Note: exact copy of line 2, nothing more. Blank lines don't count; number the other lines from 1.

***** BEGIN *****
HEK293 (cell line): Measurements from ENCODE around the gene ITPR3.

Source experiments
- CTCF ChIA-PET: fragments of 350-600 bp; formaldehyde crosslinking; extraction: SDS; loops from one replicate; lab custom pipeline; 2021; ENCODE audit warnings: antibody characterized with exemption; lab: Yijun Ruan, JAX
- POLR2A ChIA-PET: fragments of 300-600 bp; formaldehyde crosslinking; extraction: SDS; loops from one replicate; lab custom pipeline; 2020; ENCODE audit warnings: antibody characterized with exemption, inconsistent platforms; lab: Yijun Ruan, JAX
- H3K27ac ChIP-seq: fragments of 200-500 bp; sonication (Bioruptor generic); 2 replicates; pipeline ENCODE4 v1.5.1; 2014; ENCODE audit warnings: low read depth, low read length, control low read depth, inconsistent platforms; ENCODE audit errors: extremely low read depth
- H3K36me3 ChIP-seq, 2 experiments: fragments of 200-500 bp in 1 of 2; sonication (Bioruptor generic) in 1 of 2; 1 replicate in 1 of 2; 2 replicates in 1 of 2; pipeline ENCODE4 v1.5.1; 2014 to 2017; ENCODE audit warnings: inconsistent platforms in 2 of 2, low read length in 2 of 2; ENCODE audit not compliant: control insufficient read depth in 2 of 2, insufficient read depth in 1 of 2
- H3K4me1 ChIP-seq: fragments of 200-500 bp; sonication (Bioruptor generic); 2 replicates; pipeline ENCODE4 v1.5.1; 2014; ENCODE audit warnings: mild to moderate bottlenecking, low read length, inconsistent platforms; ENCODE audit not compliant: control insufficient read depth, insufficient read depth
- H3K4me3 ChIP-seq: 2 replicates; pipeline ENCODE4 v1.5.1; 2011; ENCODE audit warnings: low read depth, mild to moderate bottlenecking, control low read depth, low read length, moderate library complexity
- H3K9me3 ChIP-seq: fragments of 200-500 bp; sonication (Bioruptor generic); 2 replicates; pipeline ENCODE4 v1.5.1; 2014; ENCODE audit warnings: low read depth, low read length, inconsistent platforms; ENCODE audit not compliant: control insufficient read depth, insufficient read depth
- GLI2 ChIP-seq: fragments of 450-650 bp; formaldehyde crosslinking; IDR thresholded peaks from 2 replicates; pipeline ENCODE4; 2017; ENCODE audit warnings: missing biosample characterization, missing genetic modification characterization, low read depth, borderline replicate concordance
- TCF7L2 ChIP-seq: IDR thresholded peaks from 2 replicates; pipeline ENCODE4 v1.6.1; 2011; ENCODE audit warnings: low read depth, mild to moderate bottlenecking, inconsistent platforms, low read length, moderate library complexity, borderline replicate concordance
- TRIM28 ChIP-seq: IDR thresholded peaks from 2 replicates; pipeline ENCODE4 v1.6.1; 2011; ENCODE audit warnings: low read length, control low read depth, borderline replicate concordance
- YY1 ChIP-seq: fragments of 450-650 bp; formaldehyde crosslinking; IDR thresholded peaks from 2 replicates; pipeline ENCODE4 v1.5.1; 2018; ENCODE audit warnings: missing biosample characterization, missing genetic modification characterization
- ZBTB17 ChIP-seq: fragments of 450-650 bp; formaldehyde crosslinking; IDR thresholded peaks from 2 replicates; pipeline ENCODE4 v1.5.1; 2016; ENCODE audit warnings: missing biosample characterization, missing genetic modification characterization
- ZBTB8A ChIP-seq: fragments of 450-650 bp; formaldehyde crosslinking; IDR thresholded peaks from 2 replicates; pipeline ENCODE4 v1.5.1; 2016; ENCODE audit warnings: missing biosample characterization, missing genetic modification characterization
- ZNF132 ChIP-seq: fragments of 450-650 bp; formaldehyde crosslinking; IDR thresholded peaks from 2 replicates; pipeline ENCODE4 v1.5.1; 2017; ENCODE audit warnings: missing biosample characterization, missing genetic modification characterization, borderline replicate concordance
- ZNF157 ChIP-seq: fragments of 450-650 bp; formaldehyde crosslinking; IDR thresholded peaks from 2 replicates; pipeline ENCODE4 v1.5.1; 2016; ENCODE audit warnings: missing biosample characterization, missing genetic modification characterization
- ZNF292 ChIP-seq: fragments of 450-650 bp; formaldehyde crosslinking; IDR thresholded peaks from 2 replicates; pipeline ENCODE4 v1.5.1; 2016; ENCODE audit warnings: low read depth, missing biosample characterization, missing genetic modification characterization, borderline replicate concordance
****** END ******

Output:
Source experiments